• William Kamkwamba's windmillWilliam Kamkwamba’s windmill
  • Origami windmillsOrigami windmills
  • Ingot from the Institute of PhysicsIngot from the Institute of Physics

In writing class, students began by writing directions for making peanut butter and nsima. They then wrote directions to each of their houses. Last weekend, Ross, Marije, Ellie and I, with guidance from Mike, visited many of the children’s homes to meet their families and learn more about their lives. I hope to have a compilation video on YouTube early next month. The final assignment was to write pen pal letters to my student back home in America. I had brought with me 15 letters from students at Thetford Academy in Vermont, which helped to depict life in America. I am particularly pleased with the time and effort the Malawian learners put in to writing their responses. Despite the language barrier, their replies give a detailed description of life in Malawi from the eyes of a young child. They even included various maps, pictures and the Malawian flag. I hope to have a new batch of letters delivered to RIPPLE sometime in the fall.

We ended each day with arts and crafts. These sessions were perhaps the most rewarding part of holiday school. The learners got so excited in doing hands on projects as simple as drawing and colouring. Ross and Ellie taught some origami, including a paper “pig foot” toy, paper cup, and paper aeroplanes. I had brought some beading supplies and bright coloured cord for necklaces and friendship bracelets. I must admit it was difficult at times to manage the enthusiasm of 35 Malawian children when handing out supplies. However, the moments of absolute chaos eventually evolved into productive sessions of creativity and craftsmanship as they mastered each new challenge. The learners wore their necklaces and bracelets proudly all month. My favourite activity was teaching them to make the pinwheels in a “silent” lesson. They roared with laughter and delight in their eyes as they blew on the pinwheels and watched them spin, shouting the uniquely Malawian sounds of “Ooohhhh” and “ Eeeeeeeee!” Our cook Martha’s grandson Enock wrote me a very nice letter at the end of the session saying how much he enjoyed holiday school. These are the little moments that make volunteering so worthwhile.

In the middle of my stay, a tragic event took the life of Jimmy, the RIPPLE Africa preschool coordinator. I had spent the morning with him moving bricks for the construction of the new pre-school. I then watched as he helped the Aldenham students build rafts at Lowani Beach. I left just minutes before he drowned while helping to rescue some students in distress. I will always wish I had stayed as one more strong swimmer who might have been able to keep this tragedy from taking place. Later that evening, I held a lantern on the beach with the crowd that had formed to look for the body. When it washed ashore just a few meters from where I stood, inconsolable wailing spread throughout the crowd. I am afraid I cannot even begin to describe the rest of that evening… We attended Jimmy’s funeral two days later with an estimated 3,000 people present. I only knew him for a short while, but his energy and enthusiasm for children will always be an inspiration to me.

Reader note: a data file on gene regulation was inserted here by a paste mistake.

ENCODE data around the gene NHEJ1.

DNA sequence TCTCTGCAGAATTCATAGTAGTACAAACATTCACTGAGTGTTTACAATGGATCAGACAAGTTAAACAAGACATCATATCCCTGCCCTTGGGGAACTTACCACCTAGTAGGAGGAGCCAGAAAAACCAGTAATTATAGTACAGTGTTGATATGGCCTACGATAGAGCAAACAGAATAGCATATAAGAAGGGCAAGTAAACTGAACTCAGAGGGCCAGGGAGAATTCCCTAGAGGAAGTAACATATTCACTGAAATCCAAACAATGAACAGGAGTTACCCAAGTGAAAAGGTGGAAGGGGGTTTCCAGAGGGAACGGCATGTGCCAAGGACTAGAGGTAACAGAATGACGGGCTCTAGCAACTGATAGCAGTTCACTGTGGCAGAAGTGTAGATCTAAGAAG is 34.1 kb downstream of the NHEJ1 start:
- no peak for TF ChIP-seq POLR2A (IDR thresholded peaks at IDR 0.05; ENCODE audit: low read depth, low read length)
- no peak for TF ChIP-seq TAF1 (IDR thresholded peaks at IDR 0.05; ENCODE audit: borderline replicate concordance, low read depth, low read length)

In the wake of this tragedy, we did our best to carry on. I can’t imagine Jimmy would want us to wallow in sadness. Despite our sorrow, we have had some fun adventures during my stay. Several of the volunteers joined the Aldenham kids and their teachers on a hike up Mt. Kuwirwi. The hike was challenging, but the view was amazing. We all felt the climb in our legs for several days afterwards. We also travelled to Makuzi Beach for some fun in the sun and a very nice lunch of beef burgers and chicken wraps. We said farewell to the Aldenham chaps in fine fashion with good food, moderate drink (at least most were moderate), and fine food. I even left the last of the Cauliflower and Cheese for Charlie. On my last weekend, I travelled to Mayoka Village in Nkhata Bay for a fantastic barbecue and a day of snorkelling. I even tried the traditional canoes the fisherman use. I am now writing on the deck looking out over a calm deep blue Lake Malawi. I cannot believe my time here at RIPPLE is coming to an end. I sincerely hope the holiday school session will become an annual event, and I will highly recommend teaching in Malawi to any teachers back home who want a new perspective on their career and on life in general.

Tawonga!

Chris (Volunteer Teacher, July 2013)